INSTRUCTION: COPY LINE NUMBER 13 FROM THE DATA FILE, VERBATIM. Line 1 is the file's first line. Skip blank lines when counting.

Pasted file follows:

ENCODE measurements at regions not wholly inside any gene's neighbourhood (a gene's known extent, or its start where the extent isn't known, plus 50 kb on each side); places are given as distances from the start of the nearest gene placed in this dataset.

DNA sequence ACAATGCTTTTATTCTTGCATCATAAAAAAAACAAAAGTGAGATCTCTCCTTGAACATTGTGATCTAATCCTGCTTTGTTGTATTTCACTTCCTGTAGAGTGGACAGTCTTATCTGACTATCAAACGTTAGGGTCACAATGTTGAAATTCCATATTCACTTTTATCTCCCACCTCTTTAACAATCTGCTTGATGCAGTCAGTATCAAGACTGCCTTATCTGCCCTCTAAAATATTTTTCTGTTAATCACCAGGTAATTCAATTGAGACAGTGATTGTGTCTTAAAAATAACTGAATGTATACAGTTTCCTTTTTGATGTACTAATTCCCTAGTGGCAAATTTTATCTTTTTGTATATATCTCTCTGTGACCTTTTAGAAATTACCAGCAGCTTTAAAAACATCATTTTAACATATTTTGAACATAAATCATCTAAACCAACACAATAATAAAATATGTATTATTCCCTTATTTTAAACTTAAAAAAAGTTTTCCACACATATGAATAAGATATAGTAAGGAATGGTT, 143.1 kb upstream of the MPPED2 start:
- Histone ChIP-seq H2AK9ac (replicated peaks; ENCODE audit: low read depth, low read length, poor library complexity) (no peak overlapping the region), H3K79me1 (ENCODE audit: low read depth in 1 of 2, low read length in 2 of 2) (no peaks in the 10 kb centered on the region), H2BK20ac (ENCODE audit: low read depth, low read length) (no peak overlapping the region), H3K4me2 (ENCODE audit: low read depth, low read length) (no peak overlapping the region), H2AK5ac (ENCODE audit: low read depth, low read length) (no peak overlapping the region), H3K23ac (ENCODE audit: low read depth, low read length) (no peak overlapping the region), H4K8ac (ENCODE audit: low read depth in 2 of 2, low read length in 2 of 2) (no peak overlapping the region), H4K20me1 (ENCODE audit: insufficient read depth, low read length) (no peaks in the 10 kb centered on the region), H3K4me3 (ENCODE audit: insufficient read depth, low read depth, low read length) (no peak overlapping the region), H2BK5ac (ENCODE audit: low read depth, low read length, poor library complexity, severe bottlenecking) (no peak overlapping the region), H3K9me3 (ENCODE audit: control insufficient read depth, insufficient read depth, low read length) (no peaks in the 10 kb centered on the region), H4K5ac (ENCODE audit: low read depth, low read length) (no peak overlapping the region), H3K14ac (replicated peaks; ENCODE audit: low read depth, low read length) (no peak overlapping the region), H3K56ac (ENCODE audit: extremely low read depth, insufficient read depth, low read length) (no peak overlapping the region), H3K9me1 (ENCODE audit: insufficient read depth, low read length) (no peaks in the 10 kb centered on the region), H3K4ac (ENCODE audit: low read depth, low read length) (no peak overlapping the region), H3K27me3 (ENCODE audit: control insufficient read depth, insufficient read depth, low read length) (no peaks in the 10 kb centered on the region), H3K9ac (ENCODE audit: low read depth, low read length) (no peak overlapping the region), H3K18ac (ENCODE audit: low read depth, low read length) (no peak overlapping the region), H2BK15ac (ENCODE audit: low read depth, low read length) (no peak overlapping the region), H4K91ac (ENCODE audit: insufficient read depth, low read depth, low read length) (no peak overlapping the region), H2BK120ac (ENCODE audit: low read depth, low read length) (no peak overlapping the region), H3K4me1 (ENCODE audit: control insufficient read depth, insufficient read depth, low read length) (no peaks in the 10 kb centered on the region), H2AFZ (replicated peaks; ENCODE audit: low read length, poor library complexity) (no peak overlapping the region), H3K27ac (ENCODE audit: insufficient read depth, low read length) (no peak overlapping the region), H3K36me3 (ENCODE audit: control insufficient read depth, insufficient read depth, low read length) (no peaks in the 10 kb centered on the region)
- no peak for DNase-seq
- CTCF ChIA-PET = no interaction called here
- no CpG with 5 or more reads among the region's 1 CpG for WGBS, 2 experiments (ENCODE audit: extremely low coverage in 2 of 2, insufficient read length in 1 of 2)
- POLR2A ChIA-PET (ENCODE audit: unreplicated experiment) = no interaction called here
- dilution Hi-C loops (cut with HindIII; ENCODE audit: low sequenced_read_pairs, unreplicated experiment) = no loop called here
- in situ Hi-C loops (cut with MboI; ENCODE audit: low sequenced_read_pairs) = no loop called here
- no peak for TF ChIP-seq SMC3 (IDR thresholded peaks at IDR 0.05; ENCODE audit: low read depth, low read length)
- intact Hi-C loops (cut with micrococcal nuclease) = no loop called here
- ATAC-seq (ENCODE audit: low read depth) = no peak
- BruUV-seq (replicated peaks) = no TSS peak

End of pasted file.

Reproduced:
- BruUV-seq (replicated peaks) = no TSS peak